The Levassor Monument, Paris, 1907.

The Futurists were the first great artists of the automobile. One of the first works of art to show this new invention is the monument above built to honor a pioneer of auto racing and technology. The focus of this Classical monument, as in all Classical art, is upon the people participating in the race, how its drama and excitement are expressed in human action. The cause of that excitement is the car, and in this monument, it shows the limitations of Classical form when dealing with unprecedented experiences in a new technological age. The sculptor presents us with a marble car. There is no way a stone car is going to adequately express the very modern experience of power and speed in a race car.

Giacomo Balla, Speeding Automobile, 1913

Picasso's cubist work is about very conventional subject matter, nudes, still lives, portraits, etc. Balla took that cubist break up of form and used it to convey the unprecedented experience of a speeding car. The cubist idea of the world as a continuum of forces became for Balla the perfect visual metaphor for the noise and rush of modern speed.
Balla's creation of such stirring paintings is a real triumph of imagination. We have to remember that cars in 1913 looked like the quaint flivver that Marinetti is driving in the picture above. For us, those cars are the stuff of old Mack Senett comedies, going by at top speeds of 40 mph. That he could turn those fendered bug-eyed heaps into something like "eternal omnipresent speed" is nothing short of amazing.

Giacomo Balla, Abstract Speed, 1913

Those bug eyed fendered flivvers were the inspiration for this masterpiece by Balla, a magnificent metaphor in painting for accelerating mechanical speed.

The Futurists also embraced the new world of urban pleasure with its noise, crowds, and bright lights. One of the greatest of all Futurist paintings was by an American associated with the group.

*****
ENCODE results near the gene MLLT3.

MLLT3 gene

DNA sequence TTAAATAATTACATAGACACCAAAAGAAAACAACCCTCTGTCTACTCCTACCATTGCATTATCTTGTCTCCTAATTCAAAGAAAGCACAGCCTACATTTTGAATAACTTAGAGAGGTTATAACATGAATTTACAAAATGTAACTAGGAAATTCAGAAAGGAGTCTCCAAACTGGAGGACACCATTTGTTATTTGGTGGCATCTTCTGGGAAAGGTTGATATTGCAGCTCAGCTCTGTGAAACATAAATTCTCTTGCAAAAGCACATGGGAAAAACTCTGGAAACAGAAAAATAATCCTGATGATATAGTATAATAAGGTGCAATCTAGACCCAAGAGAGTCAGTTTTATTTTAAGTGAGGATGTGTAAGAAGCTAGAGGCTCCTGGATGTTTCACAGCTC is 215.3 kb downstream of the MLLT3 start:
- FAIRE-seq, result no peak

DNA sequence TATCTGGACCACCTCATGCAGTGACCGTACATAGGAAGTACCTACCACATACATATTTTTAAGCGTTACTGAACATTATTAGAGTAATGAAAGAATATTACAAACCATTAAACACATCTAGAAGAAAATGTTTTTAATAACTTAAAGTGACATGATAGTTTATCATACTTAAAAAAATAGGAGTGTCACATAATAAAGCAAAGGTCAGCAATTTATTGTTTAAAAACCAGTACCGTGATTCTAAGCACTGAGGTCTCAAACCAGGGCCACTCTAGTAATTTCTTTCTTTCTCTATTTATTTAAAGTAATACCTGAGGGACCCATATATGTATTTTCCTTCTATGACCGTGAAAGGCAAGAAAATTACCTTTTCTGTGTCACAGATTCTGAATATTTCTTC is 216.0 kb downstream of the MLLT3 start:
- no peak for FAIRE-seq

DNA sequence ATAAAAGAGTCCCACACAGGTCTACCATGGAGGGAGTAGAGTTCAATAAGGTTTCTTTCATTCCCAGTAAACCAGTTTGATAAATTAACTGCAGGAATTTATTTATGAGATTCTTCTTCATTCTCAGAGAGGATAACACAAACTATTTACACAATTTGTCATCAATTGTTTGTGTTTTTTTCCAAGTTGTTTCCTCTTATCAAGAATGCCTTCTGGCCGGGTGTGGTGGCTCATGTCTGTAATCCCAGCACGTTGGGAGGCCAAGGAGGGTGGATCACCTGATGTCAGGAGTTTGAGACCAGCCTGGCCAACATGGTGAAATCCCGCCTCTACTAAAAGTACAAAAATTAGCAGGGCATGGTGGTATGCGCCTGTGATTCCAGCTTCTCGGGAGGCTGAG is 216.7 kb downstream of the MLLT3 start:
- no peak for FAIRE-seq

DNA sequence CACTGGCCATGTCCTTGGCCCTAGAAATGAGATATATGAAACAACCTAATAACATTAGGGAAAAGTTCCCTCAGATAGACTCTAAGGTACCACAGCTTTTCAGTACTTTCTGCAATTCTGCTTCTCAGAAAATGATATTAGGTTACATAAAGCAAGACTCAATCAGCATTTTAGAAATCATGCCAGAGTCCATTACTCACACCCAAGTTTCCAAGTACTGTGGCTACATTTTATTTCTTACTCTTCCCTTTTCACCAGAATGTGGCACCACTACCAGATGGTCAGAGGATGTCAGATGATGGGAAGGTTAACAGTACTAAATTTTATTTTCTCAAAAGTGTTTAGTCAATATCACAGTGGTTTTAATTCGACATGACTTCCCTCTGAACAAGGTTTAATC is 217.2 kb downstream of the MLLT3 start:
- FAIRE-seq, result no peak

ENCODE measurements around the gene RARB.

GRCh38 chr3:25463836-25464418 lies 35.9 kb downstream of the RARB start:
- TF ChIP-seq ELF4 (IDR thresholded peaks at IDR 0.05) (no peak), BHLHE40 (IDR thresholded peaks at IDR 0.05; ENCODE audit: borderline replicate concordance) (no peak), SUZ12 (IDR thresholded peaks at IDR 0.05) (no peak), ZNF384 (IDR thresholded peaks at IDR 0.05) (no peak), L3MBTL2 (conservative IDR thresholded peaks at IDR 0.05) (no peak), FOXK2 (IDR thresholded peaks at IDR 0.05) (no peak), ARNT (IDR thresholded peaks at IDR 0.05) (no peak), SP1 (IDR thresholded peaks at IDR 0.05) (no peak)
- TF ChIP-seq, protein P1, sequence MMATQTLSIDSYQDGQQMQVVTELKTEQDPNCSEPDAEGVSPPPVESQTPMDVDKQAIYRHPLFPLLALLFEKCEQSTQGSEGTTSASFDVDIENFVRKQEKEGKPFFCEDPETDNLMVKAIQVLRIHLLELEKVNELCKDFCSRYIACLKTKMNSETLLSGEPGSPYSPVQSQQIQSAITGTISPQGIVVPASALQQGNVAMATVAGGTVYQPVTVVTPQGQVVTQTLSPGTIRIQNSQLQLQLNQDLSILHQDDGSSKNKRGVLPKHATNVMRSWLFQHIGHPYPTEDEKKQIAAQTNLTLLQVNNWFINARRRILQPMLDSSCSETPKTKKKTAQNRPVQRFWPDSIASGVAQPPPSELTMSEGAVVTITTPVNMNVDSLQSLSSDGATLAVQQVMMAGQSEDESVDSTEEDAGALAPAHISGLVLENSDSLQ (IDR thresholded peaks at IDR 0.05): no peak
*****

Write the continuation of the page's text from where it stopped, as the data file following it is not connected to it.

Joseph Stella, Battle of Lights, Coney Island, 1914

Stella uses the new modern form language of cubism to express what no archive photograph can possibly convey, a trip to one of the now lost great amusement parks on Coney Island like Dream Land. This painting was a creation of a time when electric lights were still very much a novelty. Crowds went out to the amusement parks to see the novel sight of the night lit up by thousands of electric lights.

We think of performance art as a creation of the last 40 years. In fact, it was an invention of the Futurists almost a century ago.

Boccioni, Futurist Evening, 1910

The Futurists staged noisy cabarets in which their paintings were displayed on stage, and Marinetti would recite his onomatopoeia laden poetry.

Poem by Marinetti, 1919

Russolo and Piatti and the Futurist noise making machine.

Futurist performances were loud plotless chaotic affairs, and deliberately so. Sometimes 2 different bands would play entirely different pieces of music and were encouraged to compete over who could drown out the other. There were the noises of sirens and car-horns. Once, there was a concert of factory whistles.
Sometimes the performers would deliberately try to provoke the audience and start a riot. They would go onstage and begin insulting the audience. Sometimes, they would disrupt other shows. They were notorious for disrupting opera performances.

Antonio Sant'Elia, Futurist City, 1914

There was one architect associated with the movement, the young Antonio Sant' Elia who built very little in his short life. Ironically, the one thing he designed that was actually built was a cemetery. Sant'Elia made his fame with finished exhibition drawings like the one above of a fictional visionary City of Tomorrow, the first of many in the 20th century, and the prototype for them all. Missing are churches, palaces, monuments, and public buildings. But what exactly these functional looking buildings are supposed to be remains unclear. Like all the visions of the future to come, these imagined marriages of aesthetics and technology have a rhapsodic theatrical quality. It's no accident that Sant'Elia's greatest influence will be on the architecture of science fiction.

Tomorrow, the problematic relationship between Futurism and Italian Fascism.

1 comment:

rick allen said...

I have been reading some Ezra Pound lately, and obviously he shares some of the qualities of the Futurists, both innovative and troubling.